- Remember that this type of PCOS is temporary. It can take some time to reverse, but it will improve.
- Get professional help. Speak to a practitioner about your symptoms, and discuss supplementation options with them. Nutrients such as magnesium, vitamin B6, vitamin E, and zinc, as well as specific herbs like chaste tree and peony, can help support ovulation and reduce excess androgens.
- Prioritize sleep and stress management. Like in insulin-resistant PCOS, getting good quality sleep and reducing stress levels is important for maintaining overall hormonal balance.
Adrenal PCOS, which affects about 10% of those diagnosed, is caused by an abnormal stress response that elevates DHEA-S, a type of androgen from the adrenal glands, without causing high testosterone levels and androstenedione.
Unfortunately, this type of androgen is often only tested if you consult an endocrinologist or other specialist.
To manage adrenal PCOS, follow these steps:
- Manage stress by engaging in yoga, meditation, mindfulness, and journaling to support your nervous system and hormones.
- Ensure you sleep at least 8 hours each night to support stress levels and recovery.
- Limit excessive and high-intensity training as this can put stress on your adrenals.
Insulin resistant PCOS
Typically, it affects around 70% of people and is the most common type of PCOS. You may experience symptoms like weight struggles, sugar cravings, fatigue, or brain fog and hold weight around your stomach/abdomen.
These symptoms are caused by high insulin levels in your body, which also drive up androgen levels and cause excess hair, male pattern hair loss, and acne.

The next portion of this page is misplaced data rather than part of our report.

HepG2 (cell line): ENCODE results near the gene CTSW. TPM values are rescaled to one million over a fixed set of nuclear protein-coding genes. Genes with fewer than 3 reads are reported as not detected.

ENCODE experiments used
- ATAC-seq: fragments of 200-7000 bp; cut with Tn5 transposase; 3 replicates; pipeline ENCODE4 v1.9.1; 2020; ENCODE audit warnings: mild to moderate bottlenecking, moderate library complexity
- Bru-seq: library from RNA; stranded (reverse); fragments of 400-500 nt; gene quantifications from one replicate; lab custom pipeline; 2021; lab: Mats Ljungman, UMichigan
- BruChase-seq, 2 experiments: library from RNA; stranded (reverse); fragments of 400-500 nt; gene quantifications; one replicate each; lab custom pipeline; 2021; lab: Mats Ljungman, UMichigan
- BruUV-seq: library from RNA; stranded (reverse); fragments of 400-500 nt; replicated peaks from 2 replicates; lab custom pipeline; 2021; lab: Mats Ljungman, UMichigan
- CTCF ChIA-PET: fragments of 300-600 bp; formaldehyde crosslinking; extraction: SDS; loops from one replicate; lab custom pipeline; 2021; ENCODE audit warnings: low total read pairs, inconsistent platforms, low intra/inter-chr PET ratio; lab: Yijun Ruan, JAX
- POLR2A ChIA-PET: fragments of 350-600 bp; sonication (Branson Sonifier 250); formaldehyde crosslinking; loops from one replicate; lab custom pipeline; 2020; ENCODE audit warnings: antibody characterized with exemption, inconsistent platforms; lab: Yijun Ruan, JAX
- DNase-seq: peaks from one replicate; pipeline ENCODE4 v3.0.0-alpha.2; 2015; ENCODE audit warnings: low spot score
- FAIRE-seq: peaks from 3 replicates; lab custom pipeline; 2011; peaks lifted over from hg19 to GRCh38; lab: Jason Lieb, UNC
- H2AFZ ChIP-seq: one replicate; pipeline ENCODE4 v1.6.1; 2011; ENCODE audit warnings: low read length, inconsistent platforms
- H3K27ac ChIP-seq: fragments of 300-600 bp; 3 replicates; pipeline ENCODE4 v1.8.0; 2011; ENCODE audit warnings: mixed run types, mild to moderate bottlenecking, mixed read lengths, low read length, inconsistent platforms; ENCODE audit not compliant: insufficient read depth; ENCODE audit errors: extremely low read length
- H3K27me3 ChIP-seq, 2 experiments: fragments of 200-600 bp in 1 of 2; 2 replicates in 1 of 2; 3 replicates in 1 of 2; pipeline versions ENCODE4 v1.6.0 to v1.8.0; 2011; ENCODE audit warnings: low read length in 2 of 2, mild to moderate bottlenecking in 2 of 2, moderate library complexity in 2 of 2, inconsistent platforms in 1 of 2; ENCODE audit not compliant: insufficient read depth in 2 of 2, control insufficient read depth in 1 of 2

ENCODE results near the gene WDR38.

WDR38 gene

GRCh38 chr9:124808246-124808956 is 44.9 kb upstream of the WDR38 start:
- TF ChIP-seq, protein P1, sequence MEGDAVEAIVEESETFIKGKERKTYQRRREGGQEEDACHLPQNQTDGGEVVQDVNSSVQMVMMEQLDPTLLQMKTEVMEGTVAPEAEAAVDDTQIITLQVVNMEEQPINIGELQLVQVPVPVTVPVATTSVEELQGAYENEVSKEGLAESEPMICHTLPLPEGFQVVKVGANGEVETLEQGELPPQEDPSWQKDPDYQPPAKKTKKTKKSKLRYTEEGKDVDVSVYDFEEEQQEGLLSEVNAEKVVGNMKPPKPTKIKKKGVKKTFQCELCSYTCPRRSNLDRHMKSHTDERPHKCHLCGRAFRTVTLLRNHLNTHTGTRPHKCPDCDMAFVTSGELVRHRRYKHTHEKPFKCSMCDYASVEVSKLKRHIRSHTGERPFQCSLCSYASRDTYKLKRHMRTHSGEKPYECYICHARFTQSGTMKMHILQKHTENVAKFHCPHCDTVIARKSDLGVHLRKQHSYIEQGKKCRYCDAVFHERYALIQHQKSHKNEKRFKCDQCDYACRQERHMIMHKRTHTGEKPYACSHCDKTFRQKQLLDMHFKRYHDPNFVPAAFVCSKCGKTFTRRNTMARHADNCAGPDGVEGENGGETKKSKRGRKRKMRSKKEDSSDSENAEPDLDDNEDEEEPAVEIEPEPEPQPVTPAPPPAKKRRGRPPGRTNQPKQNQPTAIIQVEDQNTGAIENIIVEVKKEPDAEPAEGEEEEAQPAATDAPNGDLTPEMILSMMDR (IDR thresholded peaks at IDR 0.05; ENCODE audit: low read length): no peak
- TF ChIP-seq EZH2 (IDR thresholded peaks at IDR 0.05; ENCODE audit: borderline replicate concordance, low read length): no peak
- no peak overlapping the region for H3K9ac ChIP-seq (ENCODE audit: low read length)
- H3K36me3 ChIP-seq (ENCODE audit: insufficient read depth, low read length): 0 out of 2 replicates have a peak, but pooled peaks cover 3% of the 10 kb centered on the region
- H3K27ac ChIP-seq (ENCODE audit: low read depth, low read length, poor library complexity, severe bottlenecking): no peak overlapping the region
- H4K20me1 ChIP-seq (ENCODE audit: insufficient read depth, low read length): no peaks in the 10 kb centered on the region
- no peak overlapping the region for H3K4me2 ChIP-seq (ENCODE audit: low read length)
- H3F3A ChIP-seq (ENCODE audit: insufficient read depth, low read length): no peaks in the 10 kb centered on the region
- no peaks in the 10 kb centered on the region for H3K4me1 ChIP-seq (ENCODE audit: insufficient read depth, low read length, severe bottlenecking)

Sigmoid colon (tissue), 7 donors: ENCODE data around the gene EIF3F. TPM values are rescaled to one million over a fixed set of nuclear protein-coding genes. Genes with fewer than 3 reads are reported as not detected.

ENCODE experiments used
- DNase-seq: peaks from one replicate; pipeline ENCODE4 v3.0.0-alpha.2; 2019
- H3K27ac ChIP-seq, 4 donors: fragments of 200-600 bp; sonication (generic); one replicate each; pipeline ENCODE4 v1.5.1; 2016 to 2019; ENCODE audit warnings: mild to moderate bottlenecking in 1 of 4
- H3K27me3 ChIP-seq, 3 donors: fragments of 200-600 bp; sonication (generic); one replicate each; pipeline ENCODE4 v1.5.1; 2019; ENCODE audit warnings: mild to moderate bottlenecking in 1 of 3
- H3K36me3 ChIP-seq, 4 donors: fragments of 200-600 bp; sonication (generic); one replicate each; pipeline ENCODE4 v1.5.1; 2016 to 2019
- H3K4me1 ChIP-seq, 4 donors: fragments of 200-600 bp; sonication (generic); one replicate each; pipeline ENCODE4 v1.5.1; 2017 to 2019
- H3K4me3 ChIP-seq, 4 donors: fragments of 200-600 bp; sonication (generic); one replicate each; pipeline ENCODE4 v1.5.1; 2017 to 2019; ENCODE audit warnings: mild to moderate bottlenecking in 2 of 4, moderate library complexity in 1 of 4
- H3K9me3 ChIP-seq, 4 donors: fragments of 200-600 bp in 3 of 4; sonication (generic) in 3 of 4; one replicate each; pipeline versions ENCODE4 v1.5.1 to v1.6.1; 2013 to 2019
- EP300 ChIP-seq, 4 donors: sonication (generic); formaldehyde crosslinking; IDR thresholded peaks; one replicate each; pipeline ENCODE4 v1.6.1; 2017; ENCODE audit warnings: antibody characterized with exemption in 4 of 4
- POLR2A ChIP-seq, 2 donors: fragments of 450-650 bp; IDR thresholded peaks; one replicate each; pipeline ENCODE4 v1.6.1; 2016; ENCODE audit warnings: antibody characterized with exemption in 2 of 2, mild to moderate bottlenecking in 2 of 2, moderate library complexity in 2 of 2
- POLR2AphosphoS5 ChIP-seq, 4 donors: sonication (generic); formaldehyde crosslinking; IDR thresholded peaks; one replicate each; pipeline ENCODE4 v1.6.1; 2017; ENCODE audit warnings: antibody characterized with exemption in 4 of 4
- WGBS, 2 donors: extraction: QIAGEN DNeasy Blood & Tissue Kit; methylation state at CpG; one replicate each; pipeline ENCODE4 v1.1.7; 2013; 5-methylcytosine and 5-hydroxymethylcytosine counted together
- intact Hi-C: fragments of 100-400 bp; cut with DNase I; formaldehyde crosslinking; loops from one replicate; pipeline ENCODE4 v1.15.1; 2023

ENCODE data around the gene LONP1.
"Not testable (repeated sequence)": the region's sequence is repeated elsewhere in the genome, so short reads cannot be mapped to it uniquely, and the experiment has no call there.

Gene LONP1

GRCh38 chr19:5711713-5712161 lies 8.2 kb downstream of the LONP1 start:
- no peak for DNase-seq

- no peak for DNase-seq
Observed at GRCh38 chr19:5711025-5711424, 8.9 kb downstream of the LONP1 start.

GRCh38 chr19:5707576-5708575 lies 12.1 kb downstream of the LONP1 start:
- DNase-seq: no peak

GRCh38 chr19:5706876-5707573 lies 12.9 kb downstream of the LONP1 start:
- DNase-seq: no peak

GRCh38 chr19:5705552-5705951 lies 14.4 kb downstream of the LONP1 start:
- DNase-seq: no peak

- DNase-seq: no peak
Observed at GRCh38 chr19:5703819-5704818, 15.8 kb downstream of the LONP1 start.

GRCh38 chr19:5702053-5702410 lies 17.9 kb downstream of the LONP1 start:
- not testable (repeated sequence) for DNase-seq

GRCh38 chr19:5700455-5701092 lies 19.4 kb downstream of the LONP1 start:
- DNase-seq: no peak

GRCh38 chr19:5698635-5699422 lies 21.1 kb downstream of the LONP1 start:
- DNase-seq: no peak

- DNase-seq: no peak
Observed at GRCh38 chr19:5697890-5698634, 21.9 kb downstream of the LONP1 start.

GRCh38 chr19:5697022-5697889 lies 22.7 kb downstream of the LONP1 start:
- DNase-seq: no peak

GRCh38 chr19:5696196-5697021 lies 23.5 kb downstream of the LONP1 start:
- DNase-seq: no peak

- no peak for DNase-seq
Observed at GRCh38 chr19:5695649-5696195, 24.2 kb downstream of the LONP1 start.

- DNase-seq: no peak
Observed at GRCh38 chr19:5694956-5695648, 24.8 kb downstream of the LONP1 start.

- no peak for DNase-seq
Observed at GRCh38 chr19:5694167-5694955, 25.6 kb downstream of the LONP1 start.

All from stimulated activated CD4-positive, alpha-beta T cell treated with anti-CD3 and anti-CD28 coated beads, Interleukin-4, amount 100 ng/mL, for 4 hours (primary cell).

It would be best if you had your fasting insulin levels tested to check for insulin resistance.
Doctors often just test HbA1c or glucose levels, which only provide some information about your blood sugar levels. Normal fasting insulin levels are less than ten mIU/L (60 pmol/L).
To help treat insulin-resistant PCOS, take these steps:
– Regular exercise and movement throughout the day can help your body burn sugar, build muscle, and improve your insulin sensitivity.
– Avoid high-sugar foods and have a lower carbohydrate diet rich in protein and fat to balance blood sugar levels.
– Prioritize sleep and reduce stress to help manage blood sugar and insulin levels.
Thus it happens when chronic inflammation causes your ovaries to make too much testosterone, leading to physical symptoms and issues with ovulation.
You might notice signs of inflammation such as headaches, joint pain, unexplained fatigue, skin issues like eczema, and bowel issues like IBS.
When you get a blood test, you’ll likely see raised inflammatory markers like a high CRP (C reactive protein) above 5. Other tests like fasting glucose and insulin are usually normal, but inflammation can sometimes affect these numbers too.
To help manage your inflammatory PCOS, there are a few things you can do:
- Take care of the health of your gut. All of these things can help lower inflammation: fixing gut tissue that leaks, keeping gut bacteria in balance, improving digestive enzymes, and getting rid of pathogenic bacteria.
- Pay attention to what you’re eating. Identify potential food sensitivities and remove inflammatory foods from your diet. Figuring out what foods trigger an inflammatory response can be tricky, so working with a nutritionist who can guide you through this might be helpful.
Where Can I Get Help?
Looking for help with PCOS? Here’s what you can do:
- Schedule an appointment with your GP.
- Consider seeing a gynecologist or endocrinologist, depending on your needs.
- Check with your local women’s health clinic or community health center.
- Seek guidance from a dietitian to manage your symptoms.
- Consult an exercise physiologist to create a fitness plan tailored to your needs.
As you know, PCOS is a hormonal disorder that affects women of reproductive age.
However, If you are affected by it, we recommend you seek help from doctors and start treatment.